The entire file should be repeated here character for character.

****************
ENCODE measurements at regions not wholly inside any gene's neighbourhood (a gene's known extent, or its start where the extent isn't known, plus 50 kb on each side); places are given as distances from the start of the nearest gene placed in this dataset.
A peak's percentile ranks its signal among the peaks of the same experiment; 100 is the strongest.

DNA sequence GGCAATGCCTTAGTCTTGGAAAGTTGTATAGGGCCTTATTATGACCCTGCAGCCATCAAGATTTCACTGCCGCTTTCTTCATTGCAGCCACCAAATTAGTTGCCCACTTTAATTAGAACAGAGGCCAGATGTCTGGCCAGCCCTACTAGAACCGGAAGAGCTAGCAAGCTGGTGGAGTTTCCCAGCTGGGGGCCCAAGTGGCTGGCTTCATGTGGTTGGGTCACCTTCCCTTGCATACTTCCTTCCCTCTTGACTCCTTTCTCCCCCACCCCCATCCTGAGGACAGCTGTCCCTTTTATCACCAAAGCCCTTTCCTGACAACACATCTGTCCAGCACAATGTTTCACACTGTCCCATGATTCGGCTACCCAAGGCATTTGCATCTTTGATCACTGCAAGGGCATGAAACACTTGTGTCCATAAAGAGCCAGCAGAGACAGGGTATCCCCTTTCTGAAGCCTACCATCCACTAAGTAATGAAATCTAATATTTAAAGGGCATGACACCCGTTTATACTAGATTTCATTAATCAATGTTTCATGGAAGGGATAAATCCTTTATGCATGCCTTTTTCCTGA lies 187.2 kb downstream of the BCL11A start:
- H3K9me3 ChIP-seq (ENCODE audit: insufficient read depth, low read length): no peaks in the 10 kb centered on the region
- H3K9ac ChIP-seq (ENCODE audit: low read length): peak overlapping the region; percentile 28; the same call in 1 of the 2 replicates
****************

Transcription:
ENCODE measurements at regions not wholly inside any gene's neighbourhood (a gene's known extent, or its start where the extent isn't known, plus 50 kb on each side); places are given as distances from the start of the nearest gene placed in this dataset.
A peak's percentile ranks its signal among the peaks of the same experiment; 100 is the strongest.

DNA sequence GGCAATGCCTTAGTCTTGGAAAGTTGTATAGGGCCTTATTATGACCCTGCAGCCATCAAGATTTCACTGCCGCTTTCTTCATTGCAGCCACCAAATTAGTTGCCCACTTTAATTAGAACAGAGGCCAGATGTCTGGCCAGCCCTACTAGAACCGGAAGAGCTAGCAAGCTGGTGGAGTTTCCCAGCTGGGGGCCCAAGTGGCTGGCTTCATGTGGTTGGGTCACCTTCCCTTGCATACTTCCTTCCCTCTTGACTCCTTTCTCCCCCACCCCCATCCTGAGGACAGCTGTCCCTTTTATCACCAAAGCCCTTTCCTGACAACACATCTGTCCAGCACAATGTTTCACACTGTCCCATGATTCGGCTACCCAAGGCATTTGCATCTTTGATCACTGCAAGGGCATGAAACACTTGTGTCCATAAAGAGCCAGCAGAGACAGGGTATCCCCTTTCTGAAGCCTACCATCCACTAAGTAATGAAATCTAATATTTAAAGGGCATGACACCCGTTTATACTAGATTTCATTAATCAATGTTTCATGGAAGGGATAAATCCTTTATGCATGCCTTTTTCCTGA lies 187.2 kb downstream of the BCL11A start:
- H3K9me3 ChIP-seq (ENCODE audit: insufficient read depth, low read length): no peaks in the 10 kb centered on the region
- H3K9ac ChIP-seq (ENCODE audit: low read length): peak overlapping the region; percentile 28; the same call in 1 of the 2 replicates